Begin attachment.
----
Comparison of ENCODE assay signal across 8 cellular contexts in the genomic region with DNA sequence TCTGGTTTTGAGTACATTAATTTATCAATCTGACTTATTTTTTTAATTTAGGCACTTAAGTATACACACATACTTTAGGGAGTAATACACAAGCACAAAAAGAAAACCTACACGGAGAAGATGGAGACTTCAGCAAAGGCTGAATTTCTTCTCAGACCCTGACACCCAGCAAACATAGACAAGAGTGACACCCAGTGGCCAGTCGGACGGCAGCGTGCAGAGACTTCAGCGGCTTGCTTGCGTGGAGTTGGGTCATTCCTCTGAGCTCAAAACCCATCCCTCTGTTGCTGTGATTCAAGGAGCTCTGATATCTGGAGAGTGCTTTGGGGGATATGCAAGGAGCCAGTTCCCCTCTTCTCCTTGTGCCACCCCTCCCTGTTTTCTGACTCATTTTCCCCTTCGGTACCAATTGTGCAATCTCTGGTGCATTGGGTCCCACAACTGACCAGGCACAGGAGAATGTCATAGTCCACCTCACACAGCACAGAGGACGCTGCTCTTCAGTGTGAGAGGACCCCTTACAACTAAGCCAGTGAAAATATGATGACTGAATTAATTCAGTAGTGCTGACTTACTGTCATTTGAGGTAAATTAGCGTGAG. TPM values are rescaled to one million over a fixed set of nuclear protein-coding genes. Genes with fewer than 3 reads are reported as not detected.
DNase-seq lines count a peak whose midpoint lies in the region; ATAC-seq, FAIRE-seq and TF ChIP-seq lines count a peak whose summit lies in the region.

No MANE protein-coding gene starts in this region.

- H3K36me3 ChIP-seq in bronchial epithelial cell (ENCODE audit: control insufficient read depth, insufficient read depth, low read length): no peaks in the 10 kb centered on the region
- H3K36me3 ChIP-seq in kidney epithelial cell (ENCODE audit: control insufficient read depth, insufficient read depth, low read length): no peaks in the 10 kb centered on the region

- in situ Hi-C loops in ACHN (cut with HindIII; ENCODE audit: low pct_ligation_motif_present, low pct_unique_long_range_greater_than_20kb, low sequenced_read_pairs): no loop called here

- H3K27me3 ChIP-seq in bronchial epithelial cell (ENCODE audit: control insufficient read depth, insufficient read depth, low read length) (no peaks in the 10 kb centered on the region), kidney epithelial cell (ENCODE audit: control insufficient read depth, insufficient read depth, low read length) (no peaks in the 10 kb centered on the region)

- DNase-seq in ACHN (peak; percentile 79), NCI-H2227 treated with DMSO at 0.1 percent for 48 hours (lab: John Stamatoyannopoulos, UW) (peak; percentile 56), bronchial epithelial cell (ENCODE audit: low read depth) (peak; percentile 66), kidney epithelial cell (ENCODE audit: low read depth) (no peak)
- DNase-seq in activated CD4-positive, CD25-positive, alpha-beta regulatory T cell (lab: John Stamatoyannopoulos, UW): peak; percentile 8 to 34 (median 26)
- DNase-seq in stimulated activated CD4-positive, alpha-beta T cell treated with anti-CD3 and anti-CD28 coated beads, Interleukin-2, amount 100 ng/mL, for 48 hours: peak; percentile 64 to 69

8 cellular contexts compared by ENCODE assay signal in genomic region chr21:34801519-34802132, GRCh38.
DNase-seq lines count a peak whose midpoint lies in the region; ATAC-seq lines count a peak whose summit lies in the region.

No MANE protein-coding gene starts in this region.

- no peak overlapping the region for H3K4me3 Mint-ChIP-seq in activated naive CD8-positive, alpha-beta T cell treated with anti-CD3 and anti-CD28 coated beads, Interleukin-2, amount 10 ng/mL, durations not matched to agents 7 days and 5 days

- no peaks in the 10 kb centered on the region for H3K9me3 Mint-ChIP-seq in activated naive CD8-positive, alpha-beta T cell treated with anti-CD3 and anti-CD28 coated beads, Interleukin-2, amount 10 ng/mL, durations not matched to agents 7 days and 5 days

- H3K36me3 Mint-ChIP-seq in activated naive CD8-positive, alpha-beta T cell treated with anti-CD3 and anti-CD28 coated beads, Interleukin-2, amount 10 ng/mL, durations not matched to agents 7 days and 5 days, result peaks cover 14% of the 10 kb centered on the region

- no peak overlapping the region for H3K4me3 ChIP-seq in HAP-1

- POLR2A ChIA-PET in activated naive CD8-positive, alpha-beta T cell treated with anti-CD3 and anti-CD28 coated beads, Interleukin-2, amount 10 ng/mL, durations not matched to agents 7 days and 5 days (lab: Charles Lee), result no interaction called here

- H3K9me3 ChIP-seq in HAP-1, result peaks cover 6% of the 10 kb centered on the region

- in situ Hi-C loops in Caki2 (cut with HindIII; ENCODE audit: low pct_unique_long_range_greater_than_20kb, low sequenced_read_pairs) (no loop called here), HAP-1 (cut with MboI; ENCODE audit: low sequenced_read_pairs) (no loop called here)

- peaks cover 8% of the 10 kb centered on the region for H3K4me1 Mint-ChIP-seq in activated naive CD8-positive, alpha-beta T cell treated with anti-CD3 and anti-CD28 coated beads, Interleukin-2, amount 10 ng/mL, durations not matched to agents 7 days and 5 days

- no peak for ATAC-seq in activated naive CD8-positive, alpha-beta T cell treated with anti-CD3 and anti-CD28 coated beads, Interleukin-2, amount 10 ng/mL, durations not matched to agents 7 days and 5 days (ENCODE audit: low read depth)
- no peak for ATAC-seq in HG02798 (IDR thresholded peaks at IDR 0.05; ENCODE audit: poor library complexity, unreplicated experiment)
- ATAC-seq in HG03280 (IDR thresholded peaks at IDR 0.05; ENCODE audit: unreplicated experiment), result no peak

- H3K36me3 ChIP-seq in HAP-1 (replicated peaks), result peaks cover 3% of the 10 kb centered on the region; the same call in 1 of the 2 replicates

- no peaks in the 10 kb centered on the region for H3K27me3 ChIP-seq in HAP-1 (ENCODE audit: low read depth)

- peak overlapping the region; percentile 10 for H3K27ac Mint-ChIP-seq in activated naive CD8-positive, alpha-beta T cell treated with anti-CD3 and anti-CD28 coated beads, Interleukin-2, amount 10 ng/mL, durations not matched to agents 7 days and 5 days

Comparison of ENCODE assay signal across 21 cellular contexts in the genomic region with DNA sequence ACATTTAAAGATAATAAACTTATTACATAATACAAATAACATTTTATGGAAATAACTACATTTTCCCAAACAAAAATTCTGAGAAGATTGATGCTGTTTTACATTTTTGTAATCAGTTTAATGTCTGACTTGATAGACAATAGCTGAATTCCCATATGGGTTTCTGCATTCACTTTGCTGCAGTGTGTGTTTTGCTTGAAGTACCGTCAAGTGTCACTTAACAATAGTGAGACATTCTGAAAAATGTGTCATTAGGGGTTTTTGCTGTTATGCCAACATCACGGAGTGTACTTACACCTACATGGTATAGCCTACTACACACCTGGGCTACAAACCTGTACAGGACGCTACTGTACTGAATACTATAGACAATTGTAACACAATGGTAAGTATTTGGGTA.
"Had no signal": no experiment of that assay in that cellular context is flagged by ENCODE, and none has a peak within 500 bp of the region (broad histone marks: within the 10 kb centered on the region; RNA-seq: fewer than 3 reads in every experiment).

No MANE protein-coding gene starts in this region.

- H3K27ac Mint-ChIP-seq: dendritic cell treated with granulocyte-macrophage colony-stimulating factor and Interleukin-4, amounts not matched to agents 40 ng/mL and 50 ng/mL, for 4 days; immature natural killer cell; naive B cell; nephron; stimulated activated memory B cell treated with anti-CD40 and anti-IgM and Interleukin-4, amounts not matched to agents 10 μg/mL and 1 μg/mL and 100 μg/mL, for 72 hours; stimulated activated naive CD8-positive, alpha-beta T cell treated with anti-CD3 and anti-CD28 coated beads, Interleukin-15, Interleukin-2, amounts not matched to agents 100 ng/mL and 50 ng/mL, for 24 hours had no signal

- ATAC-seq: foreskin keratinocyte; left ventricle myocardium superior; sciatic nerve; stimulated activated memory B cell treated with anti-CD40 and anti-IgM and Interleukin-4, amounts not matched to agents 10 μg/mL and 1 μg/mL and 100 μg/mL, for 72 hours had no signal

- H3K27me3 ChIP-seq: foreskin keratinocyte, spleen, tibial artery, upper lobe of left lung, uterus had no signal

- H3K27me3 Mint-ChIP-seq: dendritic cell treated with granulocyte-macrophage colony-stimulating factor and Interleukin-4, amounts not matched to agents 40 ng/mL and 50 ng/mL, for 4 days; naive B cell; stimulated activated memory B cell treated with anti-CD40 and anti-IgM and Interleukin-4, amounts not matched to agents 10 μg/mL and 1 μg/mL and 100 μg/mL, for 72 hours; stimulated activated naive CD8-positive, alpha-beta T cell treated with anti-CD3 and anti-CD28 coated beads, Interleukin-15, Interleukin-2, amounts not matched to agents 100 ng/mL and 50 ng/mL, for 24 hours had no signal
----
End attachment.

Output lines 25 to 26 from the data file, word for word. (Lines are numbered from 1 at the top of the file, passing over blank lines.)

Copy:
- H3K36me3 ChIP-seq in HAP-1 (replicated peaks), result peaks cover 3% of the 10 kb centered on the region; the same call in 1 of the 2 replicates

- no peaks in the 10 kb centered on the region for H3K27me3 ChIP-seq in HAP-1 (ENCODE audit: low read depth)